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OLPC founder, Negroponte, has a few words for Intel on low-cost laptops

Nicholas Negroponte, founder of the "One Laptop Per Child" initiative, accused chip maker Intel of undermining the OLPC by selling its own cut-price laptop, the Classmate.  Negroponte claims that Intel is trying to drive him out of the market.

According to BBC, Negroponte said that Intel hurt his mission in trying to distribute laptops to kids in developing countries "enormously".  Intel's chairman, Craig Barrett, has denied all claims of undercutting Negroponte's mission, stating, "We're not trying to drive [him] out of business. We're trying to bring capability to young people."

Though the hardware specifications differ between Intel’s low-cost laptops and Negroponte's, OLPC founder believes that the main problem is that his machines use AMD processors, Intel's main competitor. "Intel and AMD fight viciously," he told CBS. "We're just sort of caught in the middle."

Professor Negroponte also claimed that Intel has distributed marketing literature to governments entailing negative aspects of the One Laptop Per Child and outlining superior aspects of the Classmate.  Some of the literature had titles such as "the shortcomings of the One Laptop per Child approach".  Intel responded by saying that it was just making comparisons between the Classmate PC and the other device in the market.

Countries have until May 31 to place their orders for the first round of PCs.  The launch price will be $175 but the goal is to get them down to $100 each.  Intel is taking orders for the Classmate for over $200 each.



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RE: Economics 101
By smitty3268 on 5/21/2007 10:05:50 PM , Rating: 2
Take an econ 101 class. Intel isn't doing this out of the goodness of it's heart, it's doing it for profit.

quote:
When you have a market share of about 80 percent

It doesn't matter what your market share is, if you are a company you always try to increase the number of sales you have.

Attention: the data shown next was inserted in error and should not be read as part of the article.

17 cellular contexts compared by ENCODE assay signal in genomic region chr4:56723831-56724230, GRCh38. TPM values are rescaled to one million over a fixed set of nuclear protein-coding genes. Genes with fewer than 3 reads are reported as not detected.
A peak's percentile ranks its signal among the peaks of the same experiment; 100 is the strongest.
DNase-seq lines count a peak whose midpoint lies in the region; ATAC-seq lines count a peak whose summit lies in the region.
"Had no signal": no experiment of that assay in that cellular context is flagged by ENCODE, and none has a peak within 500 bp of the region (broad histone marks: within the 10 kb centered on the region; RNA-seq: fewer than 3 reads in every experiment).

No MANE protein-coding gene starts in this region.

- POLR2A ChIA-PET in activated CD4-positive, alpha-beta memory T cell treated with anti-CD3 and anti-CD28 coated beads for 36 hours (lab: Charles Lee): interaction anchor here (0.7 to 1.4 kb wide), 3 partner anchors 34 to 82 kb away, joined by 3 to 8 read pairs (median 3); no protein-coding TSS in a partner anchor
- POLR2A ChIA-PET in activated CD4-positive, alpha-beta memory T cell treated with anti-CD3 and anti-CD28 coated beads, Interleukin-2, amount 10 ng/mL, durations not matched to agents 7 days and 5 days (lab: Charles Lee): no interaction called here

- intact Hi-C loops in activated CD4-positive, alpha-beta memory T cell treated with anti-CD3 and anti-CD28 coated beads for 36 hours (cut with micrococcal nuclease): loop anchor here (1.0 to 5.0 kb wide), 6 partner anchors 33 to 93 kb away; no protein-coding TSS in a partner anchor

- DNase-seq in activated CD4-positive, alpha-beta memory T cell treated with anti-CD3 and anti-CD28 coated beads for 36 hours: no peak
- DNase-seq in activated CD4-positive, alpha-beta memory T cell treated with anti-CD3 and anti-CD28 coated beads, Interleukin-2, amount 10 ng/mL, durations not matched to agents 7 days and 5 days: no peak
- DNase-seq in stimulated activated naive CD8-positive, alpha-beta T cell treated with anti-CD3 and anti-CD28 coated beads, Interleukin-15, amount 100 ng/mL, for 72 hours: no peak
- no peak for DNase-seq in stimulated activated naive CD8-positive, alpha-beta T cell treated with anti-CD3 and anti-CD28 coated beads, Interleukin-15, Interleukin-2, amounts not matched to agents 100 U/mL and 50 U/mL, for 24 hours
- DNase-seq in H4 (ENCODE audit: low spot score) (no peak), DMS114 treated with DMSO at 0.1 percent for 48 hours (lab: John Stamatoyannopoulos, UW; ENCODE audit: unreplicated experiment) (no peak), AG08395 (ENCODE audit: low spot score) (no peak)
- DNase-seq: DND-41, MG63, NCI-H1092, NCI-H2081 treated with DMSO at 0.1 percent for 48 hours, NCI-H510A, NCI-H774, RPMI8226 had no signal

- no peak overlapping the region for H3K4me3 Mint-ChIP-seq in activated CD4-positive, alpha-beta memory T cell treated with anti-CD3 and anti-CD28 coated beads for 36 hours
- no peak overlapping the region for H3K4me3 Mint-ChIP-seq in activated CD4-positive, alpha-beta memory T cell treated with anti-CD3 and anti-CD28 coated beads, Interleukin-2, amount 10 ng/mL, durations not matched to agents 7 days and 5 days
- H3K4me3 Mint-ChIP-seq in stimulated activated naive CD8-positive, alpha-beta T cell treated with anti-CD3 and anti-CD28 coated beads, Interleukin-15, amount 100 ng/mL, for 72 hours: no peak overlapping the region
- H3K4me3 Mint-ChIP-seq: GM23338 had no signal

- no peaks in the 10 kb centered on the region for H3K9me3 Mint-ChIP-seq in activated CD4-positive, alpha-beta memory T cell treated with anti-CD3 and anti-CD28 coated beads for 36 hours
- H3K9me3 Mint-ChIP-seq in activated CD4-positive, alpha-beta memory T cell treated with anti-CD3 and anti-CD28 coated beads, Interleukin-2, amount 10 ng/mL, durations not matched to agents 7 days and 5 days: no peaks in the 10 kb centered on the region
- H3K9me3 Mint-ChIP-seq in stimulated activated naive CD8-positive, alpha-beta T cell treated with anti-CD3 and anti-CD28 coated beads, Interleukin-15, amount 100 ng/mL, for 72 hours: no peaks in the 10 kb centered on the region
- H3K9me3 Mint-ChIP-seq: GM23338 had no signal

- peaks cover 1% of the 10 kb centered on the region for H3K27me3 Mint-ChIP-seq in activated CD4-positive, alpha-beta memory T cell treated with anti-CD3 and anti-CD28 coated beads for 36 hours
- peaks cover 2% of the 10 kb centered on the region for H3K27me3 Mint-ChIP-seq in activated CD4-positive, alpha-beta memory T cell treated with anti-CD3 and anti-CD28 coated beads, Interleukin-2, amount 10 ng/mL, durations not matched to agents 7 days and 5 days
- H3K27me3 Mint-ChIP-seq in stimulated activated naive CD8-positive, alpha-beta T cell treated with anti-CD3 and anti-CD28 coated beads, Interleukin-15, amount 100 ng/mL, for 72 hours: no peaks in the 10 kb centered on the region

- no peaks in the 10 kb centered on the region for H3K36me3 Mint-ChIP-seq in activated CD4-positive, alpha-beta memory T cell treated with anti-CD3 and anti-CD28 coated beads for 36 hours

quote:
there is really no point in selling high price laptops to underprivileged communities across the world.

I assume you meant low price laptops. Of course there is. If you can't sell any high priced laptops but you can sell cheap ones and still make a profit, then the best course of action is to sell the cheap ones and make a profit.

Your argument is like saying Walmart is opening stores in China out of charity because they already have a huge market share in the US. You know what? Walmart is still looking to expand to new customers, and if they didn't the shareholders would have every right to be upset. The same thing goes for Intel.


RE: Economics 101
By Haltech on 5/22/2007 1:20:45 AM , Rating: 1
I wanted statistics on profit...

So I guess if OLPC is doing this out of their hearts then why dont they give it out free. I mean come on you cant put a price on an education.


RE: Economics 101
By Wonga on 5/22/2007 6:06:17 AM , Rating: 3
Yeah, and I guess all those hardware manufacturers will accept their favourite currency, pixie dust dollars :/


RE: Economics 101
By Oregonian2 on 5/22/2007 5:36:50 PM , Rating: 2
When Intel donates money to the local food bank, they are expecting a profit off of it?


"If you look at the last five years, if you look at what major innovations have occurred in computing technology, every single one of them came from AMD. Not a single innovation came from Intel." -- AMD CEO Hector Ruiz in 2007

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